When bipolar disorder affects kids and teens, it can devastate the family and result in lifelong challenges for the child, particularly if the condition goes untreated.
Fortunately, if parents or caregivers can recognize the signs and symptoms and seek professional help, the potential outcomes significantly improve. Having a comprehensive understanding of this mental disorder is important; however, it can manifest differently in kids and teens than in adults.
WHAT IS BIPOLAR DISORDER?
Bipolar disorder (BPD) is a serious, depression-related mental disorder. Previously known as manic depression, BPD is characterized by a series of recurring episodes of mania alternating with deep, pervasive depression.
The highs and lows of BPD are extreme, and they can prevent the sufferer from living a normal, healthy life.
In adults, the manic phase of BPD can last for a few days or weeks. It may involve behavior that appears elated or overly silly, a reduced need for sleep, increased energy, changes in speech patterns (speaking too fast, changing subjects), disregard of risk, grandiosity or the display of excessive self-esteem and hypersexuality.
The depressive phase, which can last for weeks or months, involves an extreme loss of energy, feelings of worthlessness, persistent irritation and sadness, difficulty sleeping or concentrating, and suicidal ideation.
HOW TO RECOGNIZE BIPOLAR DISORDER IN KIDS
Also known as juvenile or early-onset bipolar disorder, this form of BPD is believed to be different than the type that strikes adults and older teens. It is also believed to be more severe.
In children, BPD can take on an entirely different set of signs and symptoms than it does for adults or older teenagers. The manic phase is characterized by destructive outbursts and extreme irritability. The depressive phase typically involves the child reporting physical symptoms that may include headaches, tiredness, muscle aches and stomach discomfort.
Social isolation, unexplained crying, extreme sensitivity to criticism and an unwillingness to communicate are common signs of early-onset BPD. The child may threaten or attempt to run away from home. School performance degrades, and the child is frequently absent from school. Many BPD kids, although they can make friends, have trouble keeping them for long.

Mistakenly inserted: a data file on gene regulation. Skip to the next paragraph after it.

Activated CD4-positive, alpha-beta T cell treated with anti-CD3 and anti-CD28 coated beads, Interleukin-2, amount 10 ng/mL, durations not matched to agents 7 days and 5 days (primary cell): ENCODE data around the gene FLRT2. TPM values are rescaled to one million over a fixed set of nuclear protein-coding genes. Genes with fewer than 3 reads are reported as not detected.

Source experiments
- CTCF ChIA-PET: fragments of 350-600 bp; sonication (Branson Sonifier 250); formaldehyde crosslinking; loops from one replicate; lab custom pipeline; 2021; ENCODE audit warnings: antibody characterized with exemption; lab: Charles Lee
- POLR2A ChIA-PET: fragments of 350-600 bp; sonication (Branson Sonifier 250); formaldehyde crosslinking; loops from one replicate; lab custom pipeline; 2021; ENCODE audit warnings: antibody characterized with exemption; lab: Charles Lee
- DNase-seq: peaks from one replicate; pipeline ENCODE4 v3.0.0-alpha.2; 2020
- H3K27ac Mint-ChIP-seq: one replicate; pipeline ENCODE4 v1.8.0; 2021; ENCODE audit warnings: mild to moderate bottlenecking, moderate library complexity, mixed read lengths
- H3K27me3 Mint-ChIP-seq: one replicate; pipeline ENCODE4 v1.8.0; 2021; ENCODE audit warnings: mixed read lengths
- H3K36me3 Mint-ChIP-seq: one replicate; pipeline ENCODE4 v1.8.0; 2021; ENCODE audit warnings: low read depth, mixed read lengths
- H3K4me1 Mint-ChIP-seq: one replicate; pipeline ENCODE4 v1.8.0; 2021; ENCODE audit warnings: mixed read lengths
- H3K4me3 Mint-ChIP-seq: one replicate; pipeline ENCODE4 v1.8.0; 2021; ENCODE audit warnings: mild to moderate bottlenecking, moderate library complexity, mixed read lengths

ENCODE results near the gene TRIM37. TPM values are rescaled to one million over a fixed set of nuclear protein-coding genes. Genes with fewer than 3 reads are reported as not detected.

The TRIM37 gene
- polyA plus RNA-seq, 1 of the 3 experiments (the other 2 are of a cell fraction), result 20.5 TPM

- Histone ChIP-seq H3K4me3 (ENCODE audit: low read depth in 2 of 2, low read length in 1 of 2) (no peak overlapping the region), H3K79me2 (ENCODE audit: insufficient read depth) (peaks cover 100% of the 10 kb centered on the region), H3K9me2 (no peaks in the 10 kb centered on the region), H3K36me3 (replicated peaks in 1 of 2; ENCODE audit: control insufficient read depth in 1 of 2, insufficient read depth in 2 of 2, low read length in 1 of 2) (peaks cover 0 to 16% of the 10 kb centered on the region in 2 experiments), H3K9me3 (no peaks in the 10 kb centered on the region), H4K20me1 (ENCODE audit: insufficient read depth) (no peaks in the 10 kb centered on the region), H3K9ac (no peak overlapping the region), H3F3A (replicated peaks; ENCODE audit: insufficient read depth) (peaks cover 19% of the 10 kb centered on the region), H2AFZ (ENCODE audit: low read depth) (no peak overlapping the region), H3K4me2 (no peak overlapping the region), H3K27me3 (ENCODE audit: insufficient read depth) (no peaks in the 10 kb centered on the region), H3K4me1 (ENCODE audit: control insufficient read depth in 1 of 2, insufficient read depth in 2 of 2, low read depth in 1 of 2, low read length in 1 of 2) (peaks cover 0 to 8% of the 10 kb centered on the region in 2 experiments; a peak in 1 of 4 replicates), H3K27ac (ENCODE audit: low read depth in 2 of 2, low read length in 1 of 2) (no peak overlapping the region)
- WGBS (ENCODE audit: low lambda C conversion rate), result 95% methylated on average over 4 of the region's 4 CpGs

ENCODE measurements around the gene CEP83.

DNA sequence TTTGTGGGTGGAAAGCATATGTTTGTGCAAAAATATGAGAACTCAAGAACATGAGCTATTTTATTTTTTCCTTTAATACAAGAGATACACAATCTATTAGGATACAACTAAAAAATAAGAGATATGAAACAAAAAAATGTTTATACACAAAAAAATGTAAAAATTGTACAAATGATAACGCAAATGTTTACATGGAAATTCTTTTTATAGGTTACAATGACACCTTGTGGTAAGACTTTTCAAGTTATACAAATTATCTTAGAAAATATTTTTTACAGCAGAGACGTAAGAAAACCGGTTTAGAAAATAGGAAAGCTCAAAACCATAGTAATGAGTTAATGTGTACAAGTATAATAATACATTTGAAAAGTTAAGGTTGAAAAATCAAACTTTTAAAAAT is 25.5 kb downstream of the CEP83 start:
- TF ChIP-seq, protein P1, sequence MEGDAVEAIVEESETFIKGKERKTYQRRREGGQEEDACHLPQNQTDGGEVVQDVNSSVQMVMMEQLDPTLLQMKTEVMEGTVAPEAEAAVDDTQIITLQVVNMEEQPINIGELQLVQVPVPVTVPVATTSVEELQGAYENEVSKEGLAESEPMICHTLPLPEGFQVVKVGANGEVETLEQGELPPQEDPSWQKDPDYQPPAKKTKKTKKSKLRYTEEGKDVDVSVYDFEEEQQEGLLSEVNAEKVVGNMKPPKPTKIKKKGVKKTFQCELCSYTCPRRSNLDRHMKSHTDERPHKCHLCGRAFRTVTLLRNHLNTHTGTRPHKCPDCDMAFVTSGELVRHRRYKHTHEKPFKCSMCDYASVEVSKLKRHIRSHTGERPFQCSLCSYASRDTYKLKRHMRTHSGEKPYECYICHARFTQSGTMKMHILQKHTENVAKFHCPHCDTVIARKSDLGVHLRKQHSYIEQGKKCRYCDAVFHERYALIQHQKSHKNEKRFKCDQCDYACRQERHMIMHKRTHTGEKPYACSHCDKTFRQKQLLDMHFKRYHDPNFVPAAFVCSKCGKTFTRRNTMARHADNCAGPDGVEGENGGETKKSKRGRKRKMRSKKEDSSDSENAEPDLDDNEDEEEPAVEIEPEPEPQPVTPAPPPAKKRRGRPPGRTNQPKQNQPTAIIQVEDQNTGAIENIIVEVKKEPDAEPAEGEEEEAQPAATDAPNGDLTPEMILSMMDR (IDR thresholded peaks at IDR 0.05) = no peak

In extreme cases, the child may experiment with or abuse alcohol or other substances.
UNDERSTANDING ADOLESCENT BIPOLAR DISORDER
When BPD strikes in the “tween” or teenage years, it begins to look more like adult-onset bipolar disorder — at least in some ways.
In adolescents, BPD typically onsets near puberty. Symptoms are primarily characterized by rapid cycling among mania, depression and a mixed state. The signs resemble — and are often confused with — ADHD and conduct disorder.
If BPD strikes later in the teen years, it typically does so suddenly, with an extreme manic episode. Older teens tend to have long periods of stability in between episodes. Consequently, parents often misattribute the symptoms to hormonal changes or “normal teen” behavior.
The National Institute of Mental Health (NIMH) reports that bipolar disorder in children and teens is just as common as it is in adults, affecting approximately 1 percent of the population.
Unfortunately, this condition is often misdiagnosed as ADHD. But the typical medications used to treat ADHD can worsen BPD symptoms, particularly in the manic phase.
If you believe your child is depressed, or if your child exhibits extreme ADHD-type behaviors that are accompanied by excessive temper and mood swings, it’s critical that you take your child to a specialist who has experience treating BPD in children who can evaluate your concerns.
To learn more, visit NIMH’s helpful bipolar disorder resources page.